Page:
Rushdan v. Gear et al

Filing 12

ORDER DISMISSING Action with Prejudice for Failure to State a Cognizable Claim for Relief; Order that this Dismissal Shall Count as a Strike Pursuant to 28 USC 1915(g), signed by Magistrate Judge Barbara A. McAuliffe on 9/25/17. CASE CLOSED. (Gonzalez, R)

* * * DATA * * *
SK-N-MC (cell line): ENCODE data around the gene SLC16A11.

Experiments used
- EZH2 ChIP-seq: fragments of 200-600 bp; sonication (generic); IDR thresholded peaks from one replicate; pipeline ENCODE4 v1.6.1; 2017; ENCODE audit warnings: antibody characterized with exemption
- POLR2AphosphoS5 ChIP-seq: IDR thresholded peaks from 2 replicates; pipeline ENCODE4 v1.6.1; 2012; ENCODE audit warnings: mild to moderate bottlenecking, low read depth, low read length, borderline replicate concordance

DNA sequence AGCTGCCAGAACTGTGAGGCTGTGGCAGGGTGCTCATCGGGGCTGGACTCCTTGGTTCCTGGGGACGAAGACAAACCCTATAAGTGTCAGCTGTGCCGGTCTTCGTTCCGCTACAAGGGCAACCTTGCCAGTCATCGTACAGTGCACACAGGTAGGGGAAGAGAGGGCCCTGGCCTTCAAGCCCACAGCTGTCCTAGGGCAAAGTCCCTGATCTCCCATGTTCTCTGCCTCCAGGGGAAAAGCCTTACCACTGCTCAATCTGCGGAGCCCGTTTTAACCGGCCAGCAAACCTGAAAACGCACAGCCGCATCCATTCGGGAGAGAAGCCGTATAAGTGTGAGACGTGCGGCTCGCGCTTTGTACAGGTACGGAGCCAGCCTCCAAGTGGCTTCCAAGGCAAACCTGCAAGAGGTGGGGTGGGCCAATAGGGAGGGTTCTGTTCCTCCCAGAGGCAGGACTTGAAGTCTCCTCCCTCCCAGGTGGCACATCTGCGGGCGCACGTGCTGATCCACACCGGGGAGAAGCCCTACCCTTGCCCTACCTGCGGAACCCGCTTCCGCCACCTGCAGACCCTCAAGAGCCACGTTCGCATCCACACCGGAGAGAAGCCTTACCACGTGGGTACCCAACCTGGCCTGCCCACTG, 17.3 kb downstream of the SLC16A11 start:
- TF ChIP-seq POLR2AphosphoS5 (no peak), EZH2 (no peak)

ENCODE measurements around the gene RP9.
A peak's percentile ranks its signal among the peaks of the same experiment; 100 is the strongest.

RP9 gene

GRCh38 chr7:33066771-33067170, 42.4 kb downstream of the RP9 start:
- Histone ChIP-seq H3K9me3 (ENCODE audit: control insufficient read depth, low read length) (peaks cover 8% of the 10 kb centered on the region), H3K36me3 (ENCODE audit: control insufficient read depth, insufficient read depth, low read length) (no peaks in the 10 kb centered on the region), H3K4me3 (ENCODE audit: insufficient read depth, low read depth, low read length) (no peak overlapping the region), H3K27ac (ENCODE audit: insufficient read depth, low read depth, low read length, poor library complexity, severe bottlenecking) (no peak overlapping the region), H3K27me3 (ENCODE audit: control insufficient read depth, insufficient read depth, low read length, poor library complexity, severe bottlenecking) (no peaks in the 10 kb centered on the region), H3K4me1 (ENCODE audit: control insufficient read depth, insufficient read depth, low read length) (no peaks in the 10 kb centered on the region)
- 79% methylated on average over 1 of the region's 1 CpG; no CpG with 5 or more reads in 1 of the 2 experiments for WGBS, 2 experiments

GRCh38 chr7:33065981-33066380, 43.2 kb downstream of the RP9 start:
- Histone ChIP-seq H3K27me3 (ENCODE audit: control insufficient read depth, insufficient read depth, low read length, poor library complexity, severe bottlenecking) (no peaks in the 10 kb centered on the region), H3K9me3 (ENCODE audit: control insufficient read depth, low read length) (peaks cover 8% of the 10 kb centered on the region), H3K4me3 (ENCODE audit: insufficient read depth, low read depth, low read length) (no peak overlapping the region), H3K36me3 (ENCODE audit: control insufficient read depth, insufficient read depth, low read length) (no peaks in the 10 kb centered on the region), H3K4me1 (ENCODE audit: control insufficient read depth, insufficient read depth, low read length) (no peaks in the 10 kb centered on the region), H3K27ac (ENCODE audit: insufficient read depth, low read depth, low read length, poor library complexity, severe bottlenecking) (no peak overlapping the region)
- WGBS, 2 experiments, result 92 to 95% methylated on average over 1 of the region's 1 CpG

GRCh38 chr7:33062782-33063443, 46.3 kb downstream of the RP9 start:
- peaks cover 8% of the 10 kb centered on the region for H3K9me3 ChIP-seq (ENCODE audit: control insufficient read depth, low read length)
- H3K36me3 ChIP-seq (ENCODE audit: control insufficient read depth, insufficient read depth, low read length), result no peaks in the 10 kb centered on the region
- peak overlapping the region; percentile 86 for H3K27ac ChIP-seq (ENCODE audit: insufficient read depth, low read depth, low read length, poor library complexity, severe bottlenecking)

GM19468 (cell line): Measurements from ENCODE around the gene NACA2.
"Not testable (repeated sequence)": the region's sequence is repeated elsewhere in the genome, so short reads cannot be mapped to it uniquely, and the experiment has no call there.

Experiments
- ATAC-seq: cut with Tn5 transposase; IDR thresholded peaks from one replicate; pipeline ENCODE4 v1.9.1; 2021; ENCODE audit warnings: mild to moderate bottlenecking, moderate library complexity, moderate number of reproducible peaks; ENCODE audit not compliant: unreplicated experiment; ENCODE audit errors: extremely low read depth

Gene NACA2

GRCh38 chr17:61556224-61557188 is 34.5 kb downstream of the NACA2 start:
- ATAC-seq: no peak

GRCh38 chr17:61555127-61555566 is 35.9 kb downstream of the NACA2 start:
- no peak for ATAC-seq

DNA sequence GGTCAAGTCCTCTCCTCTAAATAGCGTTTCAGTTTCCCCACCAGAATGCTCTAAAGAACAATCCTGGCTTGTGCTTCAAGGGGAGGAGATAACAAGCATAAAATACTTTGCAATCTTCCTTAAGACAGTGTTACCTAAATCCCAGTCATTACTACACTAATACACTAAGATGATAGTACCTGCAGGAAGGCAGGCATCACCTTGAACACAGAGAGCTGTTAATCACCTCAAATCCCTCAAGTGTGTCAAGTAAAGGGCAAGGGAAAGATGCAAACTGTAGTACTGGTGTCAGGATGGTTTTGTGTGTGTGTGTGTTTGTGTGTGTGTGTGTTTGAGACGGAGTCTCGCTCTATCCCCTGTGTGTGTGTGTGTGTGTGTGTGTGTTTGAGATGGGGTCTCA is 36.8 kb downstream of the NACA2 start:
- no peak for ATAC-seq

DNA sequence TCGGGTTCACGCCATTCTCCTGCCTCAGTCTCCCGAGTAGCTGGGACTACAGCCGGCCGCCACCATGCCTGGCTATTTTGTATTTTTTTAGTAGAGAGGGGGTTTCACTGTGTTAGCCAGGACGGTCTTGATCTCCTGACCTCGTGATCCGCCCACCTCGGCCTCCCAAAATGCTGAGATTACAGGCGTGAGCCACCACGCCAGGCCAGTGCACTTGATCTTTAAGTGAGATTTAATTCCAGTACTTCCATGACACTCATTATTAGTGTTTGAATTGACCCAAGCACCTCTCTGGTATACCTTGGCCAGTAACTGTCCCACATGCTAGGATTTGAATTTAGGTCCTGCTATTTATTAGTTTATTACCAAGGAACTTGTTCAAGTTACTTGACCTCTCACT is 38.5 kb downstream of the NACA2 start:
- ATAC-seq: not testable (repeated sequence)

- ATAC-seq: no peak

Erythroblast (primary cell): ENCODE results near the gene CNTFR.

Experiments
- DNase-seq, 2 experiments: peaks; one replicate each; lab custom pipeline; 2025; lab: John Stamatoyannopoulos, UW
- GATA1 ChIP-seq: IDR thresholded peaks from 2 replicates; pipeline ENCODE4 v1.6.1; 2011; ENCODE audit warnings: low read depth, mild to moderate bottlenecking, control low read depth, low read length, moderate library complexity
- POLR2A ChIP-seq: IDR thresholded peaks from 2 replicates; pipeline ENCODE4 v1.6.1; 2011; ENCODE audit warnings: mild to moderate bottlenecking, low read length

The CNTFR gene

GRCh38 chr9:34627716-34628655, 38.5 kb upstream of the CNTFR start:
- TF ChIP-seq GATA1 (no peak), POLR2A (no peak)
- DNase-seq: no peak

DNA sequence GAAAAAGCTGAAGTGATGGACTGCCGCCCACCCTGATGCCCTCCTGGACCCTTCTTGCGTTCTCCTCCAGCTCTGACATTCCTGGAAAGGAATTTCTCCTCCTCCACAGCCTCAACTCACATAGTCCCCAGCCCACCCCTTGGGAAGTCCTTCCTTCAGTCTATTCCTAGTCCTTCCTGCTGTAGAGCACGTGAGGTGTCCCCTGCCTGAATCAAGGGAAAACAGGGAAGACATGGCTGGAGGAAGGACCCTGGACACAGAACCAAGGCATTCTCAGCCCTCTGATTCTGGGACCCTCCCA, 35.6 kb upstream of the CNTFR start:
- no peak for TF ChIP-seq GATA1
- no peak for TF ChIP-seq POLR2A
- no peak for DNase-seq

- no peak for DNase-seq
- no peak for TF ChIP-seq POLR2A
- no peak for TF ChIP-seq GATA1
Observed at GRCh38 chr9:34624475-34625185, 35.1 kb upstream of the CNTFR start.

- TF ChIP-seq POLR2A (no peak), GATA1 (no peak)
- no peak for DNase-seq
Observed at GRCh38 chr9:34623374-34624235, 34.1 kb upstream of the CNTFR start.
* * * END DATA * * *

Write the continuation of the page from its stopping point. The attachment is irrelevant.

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1 2 3 UNITED STATES DISTRICT COURT 4 EASTERN DISTRICT OF CALIFORNIA 5 6 7 SALADIN RUSHDAN, 8 9 10 11 Plaintiff, v. R. GEAR, et al., 12 13 ) ) ) ) ) ) ) ) ) ) ) 1:16-cv-001017-BAM (PC) ORDER DISMISSING ACTION WITH PREJUDICE FOR FAILURE TO STATE A COGNIZABLE CLAIM FOR RELIEF; ORDER THAT THIS DISMISSAL SHALL COUNT AS A STRIKE PURSUANT TO 28 U.S.C. § 1915(g) (Doc. 11) Defendants. 14 15 Plaintiff Saladin Rushdan, aka Robert Woods, (“Plaintiff”) is a state prisoner proceeding 16 pro se and in forma pauperis in this civil rights action pursuant to 42 U.S.C. § 1983. Plaintiff’s 17 first amended complaint, filed on June 26, 2017, is currently before the Court for screening. 18 (Doc. 11.) Plaintiff filed a consent to Magistrate Judge jurisdiction. (Doc. 9.) 19 Screening Requirement 20 The Court is required to screen complaints brought by prisoners seeking relief against a 21 governmental entity and/or against an officer or employee of a governmental entity. 28 U.S.C. § 22 1915A(a). Plaintiff’s complaint, or any portion thereof, is subject to dismissal if it is frivolous or 23 malicious, if it fails to state a claim upon which relief may be granted, or if it seeks monetary 24 relief from a defendant who is immune from such relief. 28 U.S.C. § 1915A(b)(1), (2); 28 25 U.S.C. § 1915(e)(2)(B)(ii). 26 A complaint must contain “a short and plain statement of the claim showing that the 27 pleader is entitled to relief. . . .” Fed. R. Civ. P. 8(a)(2). Detailed factual allegations are not 28 required, but “[t]hreadbare recitals of the elements of a cause of action, supported by mere 1 1 conclusory statements, do not suffice.” Ashcroft v. Iqbal, 556 U.S. 662, 678, 129 S.Ct. 1937, 2 1949 (2009) (citing Bell Atlantic Corp. v. Twombly, 550 U.S. 544, 555, 127 S.Ct. 1955, 1964-65 3 (2007)). While a plaintiff’s allegations are taken as true, courts “are not required to indulge 4 unwarranted inferences.” Doe I v. Wal-Mart Stores, Inc., 572 F.3d 677, 681 (9th Cir. 2009) 5 (internal quotation marks and citation omitted). 6 To survive screening, Plaintiff’s claims must be facially plausible, which requires 7 sufficient factual detail to allow the Court to reasonably infer that each named defendant is liable 8 for the misconduct alleged. Iqbal, 556 U.S. at 678, 129 S.Ct. at 1949 (quotation marks omitted); 9 Moss v. United States Secret Service, 572 F.3d 962, 969 (9th Cir. 2009). The sheer possibility 10 that a defendant acted unlawfully is not sufficient, and mere consistency with liability falls short 11 of satisfying the plausibility standard. Iqbal, 556 U.S. at 678, 129 S.Ct. at 1949 (quotation marks 12 omitted); Moss, 572 F.3d at 969. 13 Summary of Plaintiff’s Allegations 14 Plaintiff is currently housed at California State Prison, Los Angeles County at Lancaster. 15 The events in the complaint are alleged to have occurred while Plaintiff was housed in Corcoran 16 State Prison. Plaintiff names the following defendants: (1) R. Gear, Trust Account Officer; (2) 17 D.M. Singh, Business Manager; (3) F. Vasquez, Deputy Warden; (4) M.V. Sexton, Associate 18 Warden; and (5) M. Voong, Chief of Appeals. (Doc. 11.) Plaintiff sues the individuals in their 19 individual capacities. 20 In Claim I, Plaintiff alleges interference with court access. Plaintiff has been for decades 21 diagnosed and treated for Keloids and complications. Plaintiff filed multiple civil rights lawsuits 22 to get medical care, many of which ended up settling with provision of medical care. There was a 23 violation of the settlement, and Plaintiff filed another lawsuit. Plaintiff filed a state court action 24 for breach of contract and deliberate indifference and through normal procedures, submitted his 25 in forma pauperis form for approval to the Prison Trust Account Office at Corcoran. Defendant 26 Gear is the Trust Office Accounting Officer and is responsible for prisoner accounts. The Trust 27 Officer refused to process Plaintiff’s in forma pauperis form because Plaintiff listed his “real and 28 legal name” first on the form and listed his prison commitment name as an AKA. On December 2 1 3, 2014, the forms were rejected with notes telling Plaintiff that he must list his real name 2 (Rushdan) as an AKA and put his prison commitment name (Woods) as the real name. On 3 December 11, 2014, Plaintiff resubmitted the forms with an Informal Level 22-form, stating that 4 both names are legible along with Plaintiff’s prison number. Defendant Gear rejected Plaintiff’s 5 in forma pauperis application. 6 Plaintiff’s existing litigation and prevented Plaintiff from meeting the filing deadlines. As a 7 result, Plaintiff’s state complaint was rejected. Defendant Gear created a new policy since 8 Plaintiff had never been denied court access before. 9 processed, the state court never processed his lawsuit and rejected it. Refusal to process the in forma pauperis form prejudiced Because he could not get his form 10 Plaintiff filed a grievance against Defendant Gear. Defendant Singh is a business 11 manager and agreed and concurred with Gear’s discriminatory action on First Level Appeal. 12 Defendant Singh wrongly upheld the new policy and failed to remedy the wrong. Defendant 13 Singh failed to properly supervise his subordinate who committed a wrongful act. Defendant 14 Sexton is the Associate Warden and upheld the Amended Second Level Response. Defendant 15 Vasquez is Chief Deputy Warden and reviewed the appeal at the Second Level and concurred 16 with the first level. Defendant Vasquez upheld the creation and continuance of such a policy and 17 was grossly negligent in supervising the subordinates. Defendant Voong, third level appeals 18 coordinator, refused to process the grievance. 19 In Claim II, Plaintiff alleges that Defendant Voong, refused to process Plaintiff’s inmate 20 grievance at the Third Level which unreasonably limited Plaintiff’s right of access to the court, 21 making exhaustion impossible. Failure to review his 602 effectively stopped Plaintiff from filing 22 a state law complaint for breach of contract. Defendant Voong is the Chief Officer of Appeals 23 who refused to answer Plaintiff’s 602 grievance on the Third Level review. Defendant Voong 24 has refused on more than on occasion to process Plaintiff’s 602 grievances and failed to properly 25 respond to the grievance. 26 contract state court action and had intended to file a federal civil case. Defendant Voong acted 27 with gross negligence in supervising the subordinates. Plaintiff was delayed unreasonably from advancing his breach of 28 3 1 In Claim III, Plaintiff alleges religious discrimination. Plaintiff is an African American 2 Muslim. A sincere aspect of this faith is to alter one’s name to reflect the faith. Plaintiff’s 3 former name of “Woods” does not conform to his faith. Plaintiff alleges that he changed his 4 name in 1983 according to American Law, from “Woods” to his real name of Saladin Rushdan. 5 There is no legitimate penological purpose for Plaintiff to list his legal name as an AKA. 6 Plaintiff’s both names were written on the in forma pauperis form along with his prison number 7 to clearly identify Plaintiff. Defendant Gear displayed personal bigotry and racism because 8 Plaintiff did not submit anything unreasonable. Plaintiff’s free exercise has been threatened by 9 requiring his prison name. 10 11 Plaintiff seeks compensatory damages of $250,000 against each defendant and punitive damages and to terminate all prison officials involved. (Doc. 11). 12 Discussion 13 1. Supervisor Liability 14 In general, Plaintiff may not hold a defendant liable solely based upon their supervisory 15 positions. Liability may not be imposed on supervisory personnel for the actions or omissions of 16 their subordinates under the theory of respondeat superior. Iqbal, 556 U.S. at 676–77; Simmons 17 v. Navajo County, Ariz., 609 F.3d 1011, 1020–21 (9th Cir. 2010); Ewing v. City of Stockton, 588 18 F.3d 1218, 1235 (9th Cir. 2009); Jones v. Williams, 297 F.3d 930, 934 (9th Cir. 2002). 19 Supervisors may be held liable only if they “participated in or directed the violations, or knew of 20 the violations and failed to act to prevent them.” Taylor v. List, 880 F.2d 1040, 1045 (9th Cir. 21 1989); accord Starr v. Baca, 652 F.3d 1202, 1205–06 (9th Cir. 2011); Corales v. Bennett, 567 22 F.3d 554, 570 (9th Cir. 2009). 23 Plaintiff names various individuals as Defendants who hold supervisory level positions 24 for processing appeals: D.M. Singh, Business Manager; F. Vasquez, Deputy Warden; M.V. 25 Sexton, Associate Warden; and M. Voong, Chief of Appeals. 26 Plaintiff was previously advised that a constitutional violation cannot be premised solely 27 on the theory of respondeat superior, and Plaintiff must allege that the supervisory Defendants 28 participated in or directed conduct associated with his claims. Plaintiff attempts to do so by 4 1 alleging that each supervisor upheld Defendant Gear’s denial of the in forma pauperis, created a 2 policy, and were grossly negligent by failing to remedy Defendant Gear’s denial of the informa 3 pauperis form. Nonetheless, Plaintiff seeks liability against these supervisors for actions in the 4 course of reviewing the grievance and related appeal. As explained below, liability under §1983 5 cannot be premised upon processing appeals. And, as explained more fully below, there is no 6 constitutional violation and therefore the supervisors cannot be liable. 7 2. Access to Court 8 Inmates have a fundamental constitutional right of access to the courts. Lewis v. Casey, 9 518 U.S. 343, 346, 116 S.Ct. 2174 (1996); Silva v. Di Vittorio, 658 F.3d 1090, 1101 (9th Cir. 10 2011); Phillips v. Hust, 588 F.3d 652, 655 (9th Cir. 2009). To state a viable claim for relief, 11 Plaintiff must show that he suffered an actual injury, which requires “actual prejudice to 12 contemplated or existing litigation.” Nevada Dept. of Corrections v. Greene, 648 F.3d 1014, 13 1018 (9th Cir. 2011) (citing Lewis, 518 U.S. at 348) (internal quotation marks omitted); 14 Christopher v. Harbury, 536 U.S. 403, 415, 122 S.Ct. 2179 (2002). Claims for denial of access 15 to the courts may arise from the frustration or hindrance of “a litigating opportunity yet to be 16 gained” (forward-looking access claim) or from the loss of a meritorious suit that cannot now be 17 tried (backward-looking claim). Christopher v. Harbury, 536 U.S. 403, 412–15 (2002). 18 “[T]he injury requirement is not satisfied by just any type of frustrated legal claim.” 19 Lewis, 518 U.S. at 354. Inmates do not enjoy a constitutionally protected right “to transform 20 themselves into litigating engines capable of filing everything from shareholder derivative 21 actions to slip-and-fall claims.” Id. at 355. Rather, the type of legal claim protected is limited to 22 direct criminal appeals, habeas petitions, and civil rights actions such as those brought under 23 section 1983 to vindicate basic constitutional rights. Id. at 354 (quotations and citations omitted). 24 Rather, plaintiff must allege that he was hindered in his efforts to attack his sentence, either 25 directly or collaterally, or to challenge the conditions of his confinement. Id. at 354-55. 26 “Impairment of any other litigating capacity is simply one of the incidental (and perfectly 27 constitutional) consequences of conviction and incarceration.” Id. at 355 (emphasis in original). 28 5 1 Moreover, when a prisoner asserts that he was denied access to the courts and seeks a 2 remedy for a lost opportunity to present a legal claim, he must show: (1) the loss of a non- 3 frivolous or arguable underlying claim; (2) the official acts that frustrated the litigation; and (3) a 4 remedy that may be awarded as recompense but that is not otherwise available in a future suit. 5 Phillips v. Hust, 477 F.3d 1070, 1076 (9th Cir.2007) (citing Christopher, 536 U.S. at 413–414, 6 overruled on other grounds, Hust v. Phillips, 555 U.S. 1150, 129 S.Ct. 1036, (2009)). To 7 properly plead a denial of access to the courts claim, “the complaint should state the underlying 8 claim in accordance with Federal Rule of Civil Procedure 8(a), just as if it were being 9 independently pursued, and a like plain statement should describe any remedy available under 10 the access claim and presently unique to it.” Christopher, 536 U.S. at 417–18 (footnote omitted). 11 Plaintiff alleges that the underlying claim he was seeking to bring was one for breach of 12 contract for failure to perform on a settlement agreement from a prior litigation. The nature of 13 this underlying claim, breach of contract, is not one within the protections afforded constitutional 14 protection. Lewis, 518 U.S. at 354-55. Plaintiff alleges the breach of contract case was to 15 enforce a settlement agreement from a prior law suit; it was not for a direct criminal appeals, 16 habeas petitions, or civil rights action.1 Therefore, this type of lawsuit is not within legal claims 17 constitutionally protected. 18 Even so, Plaintiff has not alleged whether the underlying claim was non-frivolous. To 19 state such a claim, the plaintiff must describe this “predicate claim...well enough to apply the 20 ‘non-frivolous' test and to show that the ‘arguable’ nature of the underlying claim is more than 21 hope.” Christopher v. Harbury, 536 U.S. at 416. It is not enough for Plaintiff merely to conclude 22 that the claim was non-frivolous. These allegations are not sufficient to state a claim. Plaintiff 23 was previously advised of the standards for pleading a claim for denial of access to the courts 24 25 26 27 28 1 Plaintiff also states that the underlying breach of contract action alleged deliberate indifference. Throughout the amended complaint, however, Plaintiff’s allegations of the underlying action refer to a state law action for Breach of Contract for California Department of Corrections and Rehabilitation’s failure to perform on a settlement. (ECF No. 11 p. 14 “Plaintiff attempted to File a Breach of Contract unlimited state Civil case . . .”); p.17 (‘effectively stopped Plaintiff from filing a state Unlimited Suit for Breach of Contract in Sacramento Superior Court.”) Plaintiff was advised of the standards for an access to courts claim, that he had to allege facts of the underlying claim and not conclusory allegations, and has failed to allege facts to support such a claim. 6 1 and despite being provided guidance from the Court has been unable to amend the pleadings to 2 state a cognizable claim. Therefore, further leave to amend is not warranted. 3 3. 4 Plaintiff alleges religious discrimination because he cannot use his real name on an 5 Fourteenth Amendment informa pauperis form to be processed through the Trust Office. 6 The Equal Protection Clause of the Fourteenth Amendment affords a prisoner “a 7 reasonable opportunity of pursuing his faith comparable to the opportunity afforded fellow 8 prisoners who adhere to conventional religious precepts.” Shakur v. Schriro, 514 F.3d 878, 81 9 (9th Cir. 2008) (quoting Cruz v. Beto, 405 U.S. 319, 322 (1972)). However, prisons “are not 10 required to provide identical accommodations to inmates of every religious persuasion.” Rouser 11 v. White, 630 F. Supp.2d 1165, 1200 (E.D. Cal. 2009) (citing Cruz, 405 U.S. at 322 n.2). To 12 make an Equal Protection claim, an inmate must show that the prison treated him differently 13 from a similarly situated class, raising an inference of discriminatory purpose. Shakur, 514 F.3d 14 at 891; Rupe v. Cate, 688 F. Supp. 2d 1035, 1049 (E.D. Cal. 2010). In prison, an inmate's Equal 15 Protection claim only succeeds where the prison's disparate treatment was not “reasonably 16 related to legitimate penological interests.” Shakur, 514 F.3d at 891; see also Rupe, 688 F. Supp. 17 2d at 1049. Allegations of disparate treatment, however, cannot be merely conclusory; they must 18 have some specificity and factual support. See Rouser, 630 F. Supp. 2d at 1200. 19 Plaintiff has failed to allege any facts showing he was intentionally treated differently 20 from similarly situated inmates or that the denial of his informa pauperis form was not 21 reasonably related to legitimate penological interests. Indeed, Plaintiff has alleged that such 22 forms, with his real name, have been processed through the Trust Office. Accordingly, plaintiff's 23 Fourteenth Amendment claim will be dismissed. 24 4. Free Exercise of Religion 25 Plaintiff alleges a constitutional violation occurred because he was required to use is 26 commitment name first on the form, followed by his religious (real) name. Plaintiff contends he 27 should be able to put his religious name first on the form, followed by his commitment name. 28 7 1 To the extent Plaintiff is alleging interference with free exercise of religion, Plaintiff fails 2 to state a claim. The second religion clause—the Free Exercise Clause—“requires government 3 respect for, and noninterference with, [ ] religious beliefs and practices....” Cutter v. Wilkinson, 4 544 U.S. 709, 719, 125 S.Ct. 2113 (2005). To state a claim under the Free Exercise Clause, an 5 inmate must plausibly allege that a prison official's actions (a) “substantially burden[ed]” the 6 inmate's exercise of a sincerely-held religious belief; and (b) did so in an unreasonable manner— 7 i.e., the official's actions were not “rationally related to legitimate penological interests.” See 8 O'Lone v. Estate of Shabazz, 482 U.S. 342, 348-50, 107 S.Ct. 2400 (1987); Jones v. Williams, 9 791 F.3d 1023, 1031, 1033 (9th Cir. 2015) (citation omitted); Shakur v. Schriro, 514 F.3d 878, 10 884-85 (9th Cir. 2008) (citations omitted). “[G]overnment action places a substantial burden on 11 an individual's right to free exercise of religion when it tends to coerce the individual to forego 12 [his or] her sincerely held religious beliefs or to engage in conduct that violates those beliefs.” 13 Jones v. Williams, 791 F.3d at 1031-33 (a “substantial burden” must be “more than an 14 inconvenience on religious exercise”) (citations omitted). 15 Plaintiff cannot allege any facts that officials acted in an unreasonable manner in 16 burdening his religious practice, because “allowing an inmate to use both his religious and 17 committed names ‘is a reasonable middle ground between absolute recognition of the plaintiff's 18 [religious name] and the prison interests of order, security, and administrative efficiency.’” See 19 Malik v. Brown, 16 F.3d 330, 334 (9th Cir.1994); accord Furnace v. Gipson, No. 1:14-CV- 20 00814-LJO, 2015 WL 269230, at *4 (E.D. Cal. Jan. 21, 20150 (Plaintiff, however, is mistaken 21 that he has a “clearly established right” under Ninth Circuit law “to use his religious name and 22 booking number H–33245,” without his committed name). Plaintiff does not allege how the 23 practice of his religion has been burdened by the requirement that he use his commitment name 24 and his religious name, in a specific sequence, in prison communications. Nor is it possible he 25 could make any such cognizable claim. Prison officials are allowed to require the use of a 26 commitment name on mail correspondence. Malik v. Brown, 16 F.3d at 334. Since prison 27 officials are permitted to require the use of Plaintiff’s commitment name, requiring Plaintiff to 28 use his commitment name and his religious name, in a particular sequence on a form, is not a 8 1 constitutional violation. Plaintiff cannot allege a constitutional violation because use of his 2 commitment name along with this religious name is a reasonable burden his religion. 3 5. Inmate Appeals 4 Plaintiff complains about the processing and denials of his inmate appeals by Defendants. 5 However, Plaintiff cannot pursue any claims against prison staff based solely on the processing 6 and review of his inmate appeals. 7 The existence of an inmate appeals process does not create a protected liberty interest 8 upon which Plaintiff may base a claim that he was denied a particular result or that the appeals 9 process was deficient. Ramirez v. Galaza, 334 F.3d 850, 860 (9th Cir. 2003) (Prisoners do not 10 have a “separate constitutional entitlement to a specific prison grievance procedure.”) (citation 11 omitted), cert. denied, 541 U.S. 1063 (2004); Mann v. Adams, 855 F.2d 639, 640 (9th Cir. 1988). 12 To state a claim under section 1983, Plaintiff must demonstrate personal involvement in the 13 underlying violation of his rights, Iqbal, 556 U.S. at 677; Jones v. Williams, 297 F.3d 930, 934 14 (9th Cir. 2002), and liability may not be based merely on Plaintiff’s dissatisfaction with the 15 administrative process or a decision on an appeal, Ramirez, 334 F.3d at 860; Mann, 855 F.2d at 16 640. 17 Plaintiff alleges that Defendant Voong, refused to process Plaintiff’s inmate grievance at 18 the Third Level. Plaintiff alleges Defendant Sexton is the Associate Warden and Defendant 19 Singh is the business manager, who both upheld the Amended Second Level Response. A prison 20 official's denial of a grievance does not itself violate the constitution. Vasquez is Chief Deputy 21 Warden and reviewed the appeal at the Second Level and concurred with the first level. Evans v. 22 Skolnik, 637 Fed. Appx. 285, 288 (9th Cir. 2015), cert. dism'd, 136 S. Ct. 2390 (2016). Thus, the 23 denial, rejection, or cancellation of a grievance does not constitute a due process violation. See, 24 e.g., Wright v. Shannon, 2010 WL 445203, at *5 (E.D. Cal. Feb. 2, 2010) (plaintiff's allegations 25 that prison officials denied or ignored his inmate appeals failed to state a cognizable claim under 26 the First Amendment); Towner v. Knowles, 2009 WL 4281999 at *2 (E.D. Cal. Nov. 20, 2009) 27 (plaintiff's allegations that prison officials screened out his inmate appeals without any basis 28 failed to indicate a deprivation of federal rights); Williams v. Cate, 2009 WL 3789597, at *6 9 1 (E.D. Cal. Nov. 10, 2009) (“Plaintiff has no protected liberty interest in the vindication of his 2 administrative claims.”). Denial or refusal to process a prison grievance is not a constitutional 3 violation. Accordingly, Plaintiff cannot state a claim against defendant Singh, Vasquez, Sexton 4 or Voong for their decisions related to the prison grievance. Further, because defendant Gear’s 5 action was not a constitutional violation, any conduct by Singh, Vasquez, Sexton or Voong 6 upholding Gear’s action is not a constitutional violation. The amended complaint is predicated 7 solely upon such defendants' alleged improper handling of plaintiff's inmate grievances and/or 8 appeals—which is insufficient to state a viable Section 1983 claim – leave to amend shall be 9 denied. 10 CONCLUSION AND ORDER 11 For the above reasons, Plaintiff's first amended complaint fails to state a claim upon 12 which relief may be granted under section 1983. Plaintiff was previously notified of the 13 applicable legal standards and deficiencies in his pleading, and despite guidance from the Court, 14 Plaintiff has failed to cure the identified deficiencies. In this complaint, Plaintiff bases liability 15 on conduct of Defendant Gear which does not violate the Constitution. 16 Based on the foregoing, it appears that there are no further facts which would support a 17 claim for relief in this matter under 42 U.S.C. § 1983, and further amendment would be futile. 18 See Hartmann v. Hill, 707 F.3d 1114, 1130 (9th Cir. 2013). Due to the deficiencies at issue, the 19 Court finds that further leave to amend is not warranted. Lopez v. Smith, 203 F.3d 1122, 1130 20 (9th Cir. 2000); Noll v. Carlson, 809 F.2d 1446–1449 (9th Cir. 1987). 21 Accordingly, it is HEREBY ORDERED that: 22 1. Pursuant to 28 U.S.C. § 1915A, this actions is HEREBY DISMISSED, with prejudice, 23 for failure to state a claim; 24 2. This dismissal SHALL count as a strike against Plaintiff under 28 U.S.C. § 1915(g); 25 and 26 //// 27 //// 28 //// 10 1 3. The Clerk of the Court is directed to TERMINATE all pending motions and CLOSE 2 this action. 3 4 5 6 IT IS SO ORDERED. Dated: /s/ Barbara September 25, 2017 A. McAuliffe _ UNITED STATES MAGISTRATE JUDGE 7 8 9 10 11 12 13 14 15 16 17 18 19 20 21 22 23 24 25 26 27 28 11